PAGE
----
Michael Dix has emerged as River Ridge's top rusher with 98 carries for 589 yards and three touchdowns this season, coming off back-to-back 100-yard games. But not many running backs are 6-foot-1, 260-pounds. On the eve of the biggest game of his career against rival Mitchell, the senior Royal Knight goes one-on-one with staff writer Jamal Thalji (with some input from teammate Jahmaal Osbourne):
JT: How much do you want this game? How badly do you want to beat Mitchell?
MD: Very, very bad. This is for playoff positioning; this game just means a lot.
JT: But it's more than that, isn't it? Mitchell coach Scott Schmitz used to coach at River Ridge, and last year they whipped you 21-3 at your place.
MD: I wasn't here when Coach Schmitz was here, but I definitely remember last year. There's a little revenge there that we want. It's a payback thing.
JT: How bad was that loss?
MD: Last year, that was very embarrassing. We came out expecting to beat them, and we pretty much got ran over. We didn't expect that. This year we have to come out ... and take over the game.
JT: You're a 260-pound running back. Is it good to be a running back that big? Does it make you harder to tackle or just mean there's more of you to hit?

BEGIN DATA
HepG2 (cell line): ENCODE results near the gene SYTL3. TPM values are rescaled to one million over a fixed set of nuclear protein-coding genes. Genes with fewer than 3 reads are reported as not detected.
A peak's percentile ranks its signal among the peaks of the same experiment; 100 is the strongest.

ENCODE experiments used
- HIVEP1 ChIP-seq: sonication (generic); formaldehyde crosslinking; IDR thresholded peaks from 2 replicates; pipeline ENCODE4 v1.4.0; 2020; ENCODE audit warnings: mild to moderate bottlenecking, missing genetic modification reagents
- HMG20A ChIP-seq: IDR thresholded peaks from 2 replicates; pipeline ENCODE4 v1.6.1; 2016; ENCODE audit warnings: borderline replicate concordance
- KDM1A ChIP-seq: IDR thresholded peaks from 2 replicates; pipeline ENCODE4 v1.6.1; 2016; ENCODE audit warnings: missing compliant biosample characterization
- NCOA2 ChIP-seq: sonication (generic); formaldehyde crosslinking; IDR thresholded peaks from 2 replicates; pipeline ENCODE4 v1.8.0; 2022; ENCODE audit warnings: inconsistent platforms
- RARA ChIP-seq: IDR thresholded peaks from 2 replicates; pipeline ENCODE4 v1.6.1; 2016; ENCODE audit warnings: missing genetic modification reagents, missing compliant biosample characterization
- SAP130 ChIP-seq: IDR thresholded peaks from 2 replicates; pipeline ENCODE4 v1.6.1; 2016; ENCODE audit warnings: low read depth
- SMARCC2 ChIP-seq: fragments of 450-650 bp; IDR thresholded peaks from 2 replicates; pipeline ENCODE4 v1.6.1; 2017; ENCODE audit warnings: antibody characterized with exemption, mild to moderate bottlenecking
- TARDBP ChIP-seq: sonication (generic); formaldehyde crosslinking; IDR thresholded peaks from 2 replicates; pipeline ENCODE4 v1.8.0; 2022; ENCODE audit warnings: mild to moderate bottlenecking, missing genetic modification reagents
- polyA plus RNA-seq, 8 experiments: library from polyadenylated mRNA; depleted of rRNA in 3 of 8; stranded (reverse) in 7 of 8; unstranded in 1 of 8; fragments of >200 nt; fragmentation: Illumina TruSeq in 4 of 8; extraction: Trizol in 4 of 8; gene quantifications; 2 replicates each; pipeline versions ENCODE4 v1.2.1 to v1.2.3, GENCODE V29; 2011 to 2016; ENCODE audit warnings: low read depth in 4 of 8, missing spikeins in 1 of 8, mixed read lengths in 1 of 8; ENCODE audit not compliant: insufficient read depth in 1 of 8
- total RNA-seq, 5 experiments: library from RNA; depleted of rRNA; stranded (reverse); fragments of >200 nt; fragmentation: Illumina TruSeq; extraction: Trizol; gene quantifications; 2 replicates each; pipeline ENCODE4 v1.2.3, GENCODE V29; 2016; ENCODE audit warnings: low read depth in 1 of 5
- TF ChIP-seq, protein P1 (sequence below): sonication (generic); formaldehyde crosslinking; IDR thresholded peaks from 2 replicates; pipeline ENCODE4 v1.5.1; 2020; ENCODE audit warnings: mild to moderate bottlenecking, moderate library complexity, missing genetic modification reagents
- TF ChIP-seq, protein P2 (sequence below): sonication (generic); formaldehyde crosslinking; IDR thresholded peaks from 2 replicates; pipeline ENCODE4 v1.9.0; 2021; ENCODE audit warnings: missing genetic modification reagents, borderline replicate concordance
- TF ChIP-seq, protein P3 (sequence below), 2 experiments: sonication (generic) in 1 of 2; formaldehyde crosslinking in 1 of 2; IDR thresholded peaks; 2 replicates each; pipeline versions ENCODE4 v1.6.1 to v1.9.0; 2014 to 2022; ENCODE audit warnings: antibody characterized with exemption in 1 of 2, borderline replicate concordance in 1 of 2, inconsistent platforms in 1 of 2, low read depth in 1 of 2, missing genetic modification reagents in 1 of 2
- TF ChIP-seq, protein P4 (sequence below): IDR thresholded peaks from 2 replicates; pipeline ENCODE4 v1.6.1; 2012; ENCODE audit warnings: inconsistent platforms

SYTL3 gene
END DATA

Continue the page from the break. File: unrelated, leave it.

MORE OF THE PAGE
MD: Actually I think it's pretty good. Because there's a lot of me to hit, you've still got to take me down, and it takes a lot more because of my size.
JT: What if you could run like Osbourne (who runs a 4.4-second 40-yard dash)?
MD: If I could run like Jahmaal? I would be the leading rusher (in the county.) I wish I could run like Jahmaal. I always get those little breaks and I get into the middle of the field and I think I'm going to take off but someone always catches me. I used to be his size. Then after my eighth grade summer I got bigger. I hit puberty hard. My whole family is naturally big.
JT: Jahmaal, what if Michael returned kicks?
JO: I'd be scared to be on the kicking team.